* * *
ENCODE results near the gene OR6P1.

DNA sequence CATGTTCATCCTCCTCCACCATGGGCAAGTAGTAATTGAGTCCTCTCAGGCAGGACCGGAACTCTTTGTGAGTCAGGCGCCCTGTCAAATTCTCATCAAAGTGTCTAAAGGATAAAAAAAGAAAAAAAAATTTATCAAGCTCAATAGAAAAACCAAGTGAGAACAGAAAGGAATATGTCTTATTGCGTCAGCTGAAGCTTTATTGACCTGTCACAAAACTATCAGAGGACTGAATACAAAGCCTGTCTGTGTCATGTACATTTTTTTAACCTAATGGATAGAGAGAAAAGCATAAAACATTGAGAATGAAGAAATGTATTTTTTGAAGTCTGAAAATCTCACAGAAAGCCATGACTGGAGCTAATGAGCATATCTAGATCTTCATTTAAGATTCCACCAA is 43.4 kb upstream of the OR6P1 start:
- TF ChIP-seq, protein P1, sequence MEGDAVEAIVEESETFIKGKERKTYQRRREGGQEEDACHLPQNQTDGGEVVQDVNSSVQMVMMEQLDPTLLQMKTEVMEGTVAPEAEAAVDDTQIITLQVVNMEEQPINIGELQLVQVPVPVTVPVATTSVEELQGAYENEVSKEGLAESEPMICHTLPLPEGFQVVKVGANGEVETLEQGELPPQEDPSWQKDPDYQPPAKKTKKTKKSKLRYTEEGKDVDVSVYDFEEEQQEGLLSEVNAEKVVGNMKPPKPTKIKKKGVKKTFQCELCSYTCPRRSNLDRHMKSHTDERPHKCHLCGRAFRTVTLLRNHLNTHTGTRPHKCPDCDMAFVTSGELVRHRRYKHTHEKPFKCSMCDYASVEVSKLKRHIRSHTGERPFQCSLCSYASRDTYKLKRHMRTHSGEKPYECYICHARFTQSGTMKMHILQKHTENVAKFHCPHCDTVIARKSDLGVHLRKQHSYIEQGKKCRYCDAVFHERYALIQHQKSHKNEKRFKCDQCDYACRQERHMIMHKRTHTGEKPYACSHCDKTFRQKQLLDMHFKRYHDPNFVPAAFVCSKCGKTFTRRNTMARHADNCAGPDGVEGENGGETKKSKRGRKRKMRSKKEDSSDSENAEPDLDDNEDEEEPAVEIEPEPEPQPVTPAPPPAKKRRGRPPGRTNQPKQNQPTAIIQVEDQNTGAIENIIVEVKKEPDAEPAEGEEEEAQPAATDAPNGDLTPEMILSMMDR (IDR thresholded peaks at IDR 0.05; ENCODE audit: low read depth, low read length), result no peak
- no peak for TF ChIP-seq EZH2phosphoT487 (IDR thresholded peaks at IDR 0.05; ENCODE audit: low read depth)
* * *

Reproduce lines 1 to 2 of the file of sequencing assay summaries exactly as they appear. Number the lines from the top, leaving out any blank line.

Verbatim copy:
ENCODE results near the gene OR6P1.

DNA sequence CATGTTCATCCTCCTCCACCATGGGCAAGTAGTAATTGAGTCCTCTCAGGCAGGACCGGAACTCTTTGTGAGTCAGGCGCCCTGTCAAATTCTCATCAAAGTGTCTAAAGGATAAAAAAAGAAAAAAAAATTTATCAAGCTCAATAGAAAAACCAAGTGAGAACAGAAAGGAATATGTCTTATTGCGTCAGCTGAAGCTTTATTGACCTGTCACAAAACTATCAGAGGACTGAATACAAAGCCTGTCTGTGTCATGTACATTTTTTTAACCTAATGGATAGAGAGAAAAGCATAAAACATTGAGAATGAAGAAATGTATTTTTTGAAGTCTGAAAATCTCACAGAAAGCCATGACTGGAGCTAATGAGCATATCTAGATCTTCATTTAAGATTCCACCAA is 43.4 kb upstream of the OR6P1 start: